Weekend warrior woes
Weekend warriors are those who engage in physically demanding recreational sporting activities on weekends despite minimal physical activity during the work week. Consequently, they risk the following:
Achilles Tendon Rupture. The Achilles tendon is one of the largest in the human body, originating from the gastrocnemius and soleus muscles (large muscles in the posterior calf) and attaching to the calcaneus (heel bone). This muscle/tendon powers the foot to push off the ground during walking and running. Sporting activities are the primary cause of Achilles tendon rupture. In general, men are affected more commonly, as are the middle-aged and obese.
Patients often report a feeling of being kicked in the posterior ankle, sometimes hearing a “snap” or “pop.” Inability to bear weight on that leg follows. The diagnosis usually can be made by history and physical exam, though ultrasound or MRI may confirm. Initially, the affected leg is splinted. Subsequent treatment will be decided by you and your orthopedist.
Plantar Fasciitis. This has been covered in a previous column, which I feel confident you have read, clipped and filed. This is one of the most common causes of inferior heel pain, occurring in up to 10 percent of folks, and may be associated with heel spurs.
The diagnosis here too is generally made by history and physical. Patients often report inferior heel pain, especially upon taking the first few steps in the morning. Frequently, the pain is alleviated by further walking, only to return after a period of rest or exercise. It's typically a self-limiting condition; in one study, 80 percent of patients had complete resolution within four years. Treatment often consists of icing, NSAIDS (nonsteroidal anti-inflammatory drugs), and rest. The use of orthotics and exercise can be decided by you and your PCP.
Tennis Elbow (lateral epicondylitis). Repetitive dorsiflexion of the wrist and rotation of the forearm cause microtears and collagen breakdown at the origin of tendons. This condition is obviously not restricted to tennis players, but to those having an occupational and/or recreational history of repetitive activity. It is more common in those over 40 years of age.
Again, the diagnosis is usually made by history and physical exams. Although the treatment selected will be determined by you and your PCP or orthopedist; I read one study where watchful waiting was comparable to physical therapy but superior to cortisone injections. NSAIDS often provide temporary relief, and there are available straps and braces. Some say that if conservative therapy fails after six to 12 months, surgery is often recommended.
Ankle Sprain. This is one of the most common injuries in the US and occurs when the foot twists, rolls, or turns beyond its normal range of motion. When excessive force is experienced in the foot during these involvements, it can cause stretching and tearing of ligaments in the ankle capsular ligaments. Patients may report they heard a “pop,” followed by swelling and pain, along with inability to bear weight on the affected extremity.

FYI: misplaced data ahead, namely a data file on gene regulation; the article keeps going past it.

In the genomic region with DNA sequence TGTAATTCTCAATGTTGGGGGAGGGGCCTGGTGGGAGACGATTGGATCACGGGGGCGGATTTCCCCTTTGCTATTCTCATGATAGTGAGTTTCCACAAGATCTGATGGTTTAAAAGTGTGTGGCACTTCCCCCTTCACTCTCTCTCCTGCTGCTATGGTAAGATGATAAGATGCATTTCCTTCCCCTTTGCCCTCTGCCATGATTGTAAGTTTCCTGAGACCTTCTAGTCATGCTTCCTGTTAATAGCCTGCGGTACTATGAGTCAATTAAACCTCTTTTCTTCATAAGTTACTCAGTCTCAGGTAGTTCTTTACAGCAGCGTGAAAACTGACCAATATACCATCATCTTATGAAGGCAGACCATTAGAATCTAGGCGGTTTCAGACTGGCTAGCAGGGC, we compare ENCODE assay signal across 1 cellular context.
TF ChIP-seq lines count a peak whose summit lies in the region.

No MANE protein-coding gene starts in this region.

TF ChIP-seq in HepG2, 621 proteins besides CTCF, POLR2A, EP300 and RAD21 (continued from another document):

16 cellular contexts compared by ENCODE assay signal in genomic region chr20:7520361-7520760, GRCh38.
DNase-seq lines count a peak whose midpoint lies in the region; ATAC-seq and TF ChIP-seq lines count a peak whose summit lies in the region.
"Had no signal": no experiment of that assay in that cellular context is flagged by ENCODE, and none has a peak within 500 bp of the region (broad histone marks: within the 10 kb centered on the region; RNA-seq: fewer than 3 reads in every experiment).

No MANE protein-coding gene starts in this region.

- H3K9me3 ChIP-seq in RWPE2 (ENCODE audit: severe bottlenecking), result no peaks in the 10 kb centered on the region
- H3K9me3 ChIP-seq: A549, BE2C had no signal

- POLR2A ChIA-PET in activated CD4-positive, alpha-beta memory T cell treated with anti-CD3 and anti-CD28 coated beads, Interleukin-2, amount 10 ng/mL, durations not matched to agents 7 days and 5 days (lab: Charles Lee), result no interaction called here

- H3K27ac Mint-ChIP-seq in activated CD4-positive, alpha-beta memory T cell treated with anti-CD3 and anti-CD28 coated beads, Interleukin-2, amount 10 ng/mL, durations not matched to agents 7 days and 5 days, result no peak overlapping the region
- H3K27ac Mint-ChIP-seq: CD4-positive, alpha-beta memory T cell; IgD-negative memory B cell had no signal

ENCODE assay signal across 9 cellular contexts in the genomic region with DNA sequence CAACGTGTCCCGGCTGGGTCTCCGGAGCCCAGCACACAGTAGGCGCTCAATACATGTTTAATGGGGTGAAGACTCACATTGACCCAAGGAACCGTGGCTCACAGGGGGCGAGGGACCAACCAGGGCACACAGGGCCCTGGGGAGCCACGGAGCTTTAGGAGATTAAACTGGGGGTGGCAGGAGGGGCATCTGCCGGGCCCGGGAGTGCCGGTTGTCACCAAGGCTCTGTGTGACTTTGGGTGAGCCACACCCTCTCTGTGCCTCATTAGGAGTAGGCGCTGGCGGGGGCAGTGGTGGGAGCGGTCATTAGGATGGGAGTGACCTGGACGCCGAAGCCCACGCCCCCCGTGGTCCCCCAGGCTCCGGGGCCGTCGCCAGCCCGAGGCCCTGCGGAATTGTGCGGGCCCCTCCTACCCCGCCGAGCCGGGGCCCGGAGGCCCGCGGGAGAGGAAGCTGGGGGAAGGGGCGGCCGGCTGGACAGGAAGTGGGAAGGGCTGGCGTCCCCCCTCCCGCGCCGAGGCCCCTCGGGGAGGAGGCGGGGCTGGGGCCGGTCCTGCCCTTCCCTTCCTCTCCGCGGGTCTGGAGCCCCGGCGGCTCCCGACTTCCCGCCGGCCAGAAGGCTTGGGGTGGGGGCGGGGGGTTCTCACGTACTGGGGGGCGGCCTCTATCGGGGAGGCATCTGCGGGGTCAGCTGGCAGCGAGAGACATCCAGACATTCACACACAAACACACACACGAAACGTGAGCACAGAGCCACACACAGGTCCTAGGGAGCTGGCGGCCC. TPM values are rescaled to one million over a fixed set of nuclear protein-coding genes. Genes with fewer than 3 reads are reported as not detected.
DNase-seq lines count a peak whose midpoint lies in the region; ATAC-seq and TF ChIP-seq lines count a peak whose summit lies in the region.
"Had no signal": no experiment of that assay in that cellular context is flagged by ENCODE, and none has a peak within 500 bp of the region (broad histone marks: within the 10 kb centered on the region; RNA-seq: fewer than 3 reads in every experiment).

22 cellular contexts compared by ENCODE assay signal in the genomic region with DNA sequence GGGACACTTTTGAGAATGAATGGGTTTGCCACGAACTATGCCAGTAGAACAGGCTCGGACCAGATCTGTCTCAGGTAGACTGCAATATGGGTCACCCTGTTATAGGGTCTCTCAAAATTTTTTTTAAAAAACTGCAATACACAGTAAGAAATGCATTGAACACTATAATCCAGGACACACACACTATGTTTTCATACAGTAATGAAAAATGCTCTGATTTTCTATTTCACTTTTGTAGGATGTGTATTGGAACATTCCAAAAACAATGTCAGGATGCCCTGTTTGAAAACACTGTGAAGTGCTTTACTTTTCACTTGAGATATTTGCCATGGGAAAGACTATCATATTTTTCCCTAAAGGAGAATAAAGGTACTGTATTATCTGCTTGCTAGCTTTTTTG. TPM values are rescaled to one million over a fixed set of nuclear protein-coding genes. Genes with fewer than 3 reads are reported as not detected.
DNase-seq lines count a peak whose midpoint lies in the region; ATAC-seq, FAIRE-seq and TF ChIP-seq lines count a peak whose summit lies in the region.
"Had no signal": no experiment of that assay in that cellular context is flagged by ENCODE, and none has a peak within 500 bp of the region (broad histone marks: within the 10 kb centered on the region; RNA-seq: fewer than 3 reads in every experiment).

The diagnosis is made by the history and physical exam. These injuries are generally classified into three grades, as follows:
Grade 1 sprain: Mild stretching/damage to ligament fibers; there is little to no functional loss and no joint instability.
Grade 2 sprain: Partial tearing of ligament(s), which can cause laxity of the ankle on exam; there is moderate to severe swelling and ecchymoses (bleeding into the skin), with moderate functional loss and mild to moderate joint instability.
Grade 3 sprain: Complete rupture of ligament(s), resulting in instability of the ankle; there is immediate, severe swelling, ecchymoses, and inability to bear weight, with moderate to severe joint instability.
X-rays are used to rule out ankle fracture
A grade 1 sprain can be treated with RICE (rest, elevation, compression, and elevation).
A grade 2 sprain can be treated with RICE, NSAIDS, and maybe a walking boot or splint, to be determined by you and your physician.
A grade 3 sprain may result in permanent instability regardless of treatment. It is not uncommon for a patient who has suffered an ankle sprain to experience additional fractures in the future. Your physician may advise you as to preventative measures you might take to avoid such.
The oft-repeated advice given to me by my old line coach, “Walk it off, boy,” would not apply to any of the above.
Shin Splints. Shin splints or medial tibial stress syndrome (MTSS) refers to pain along the anterior shin, a condition that is common to runners, dancers, and military recruits. Risk factors include running, playing sports on hard surfaces, uneven terrain, flat feet or high arches, and military training. Diagnosis is again based on clinical features. The patient may experience tenderness, soreness, pain, and swelling along the anterior shin. X-rays may be of assistance. Management will be determined by you and your physician.
Come on lads and lassies, we're all getting older – accept it.
Dr. William McKell is a Northsider. His email is email@example.com.